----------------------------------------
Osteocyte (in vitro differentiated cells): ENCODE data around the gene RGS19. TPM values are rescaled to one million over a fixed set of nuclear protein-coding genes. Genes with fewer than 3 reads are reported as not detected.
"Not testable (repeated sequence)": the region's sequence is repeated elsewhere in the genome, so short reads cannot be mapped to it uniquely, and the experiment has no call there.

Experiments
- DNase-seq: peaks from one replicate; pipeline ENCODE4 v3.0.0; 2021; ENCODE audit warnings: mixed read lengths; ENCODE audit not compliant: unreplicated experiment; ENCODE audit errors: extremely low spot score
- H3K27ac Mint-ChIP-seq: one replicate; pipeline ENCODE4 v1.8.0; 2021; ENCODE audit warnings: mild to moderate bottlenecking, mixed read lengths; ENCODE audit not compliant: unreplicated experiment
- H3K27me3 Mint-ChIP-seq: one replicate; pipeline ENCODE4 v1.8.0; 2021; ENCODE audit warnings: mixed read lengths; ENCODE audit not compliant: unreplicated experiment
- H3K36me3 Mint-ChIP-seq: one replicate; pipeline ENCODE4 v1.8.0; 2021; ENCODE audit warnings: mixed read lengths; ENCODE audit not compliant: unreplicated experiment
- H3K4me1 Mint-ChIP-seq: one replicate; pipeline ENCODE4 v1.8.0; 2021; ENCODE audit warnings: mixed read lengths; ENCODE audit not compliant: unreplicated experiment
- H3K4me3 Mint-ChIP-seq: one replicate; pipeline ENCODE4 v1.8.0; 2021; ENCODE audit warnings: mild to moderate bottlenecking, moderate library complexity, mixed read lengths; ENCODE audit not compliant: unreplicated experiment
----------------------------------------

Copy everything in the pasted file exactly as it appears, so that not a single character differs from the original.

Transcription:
Osteocyte (in vitro differentiated cells): ENCODE data around the gene RGS19. TPM values are rescaled to one million over a fixed set of nuclear protein-coding genes. Genes with fewer than 3 reads are reported as not detected.
"Not testable (repeated sequence)": the region's sequence is repeated elsewhere in the genome, so short reads cannot be mapped to it uniquely, and the experiment has no call there.

Experiments
- DNase-seq: peaks from one replicate; pipeline ENCODE4 v3.0.0; 2021; ENCODE audit warnings: mixed read lengths; ENCODE audit not compliant: unreplicated experiment; ENCODE audit errors: extremely low spot score
- H3K27ac Mint-ChIP-seq: one replicate; pipeline ENCODE4 v1.8.0; 2021; ENCODE audit warnings: mild to moderate bottlenecking, mixed read lengths; ENCODE audit not compliant: unreplicated experiment
- H3K27me3 Mint-ChIP-seq: one replicate; pipeline ENCODE4 v1.8.0; 2021; ENCODE audit warnings: mixed read lengths; ENCODE audit not compliant: unreplicated experiment
- H3K36me3 Mint-ChIP-seq: one replicate; pipeline ENCODE4 v1.8.0; 2021; ENCODE audit warnings: mixed read lengths; ENCODE audit not compliant: unreplicated experiment
- H3K4me1 Mint-ChIP-seq: one replicate; pipeline ENCODE4 v1.8.0; 2021; ENCODE audit warnings: mixed read lengths; ENCODE audit not compliant: unreplicated experiment
- H3K4me3 Mint-ChIP-seq: one replicate; pipeline ENCODE4 v1.8.0; 2021; ENCODE audit warnings: mild to moderate bottlenecking, moderate library complexity, mixed read lengths; ENCODE audit not compliant: unreplicated experiment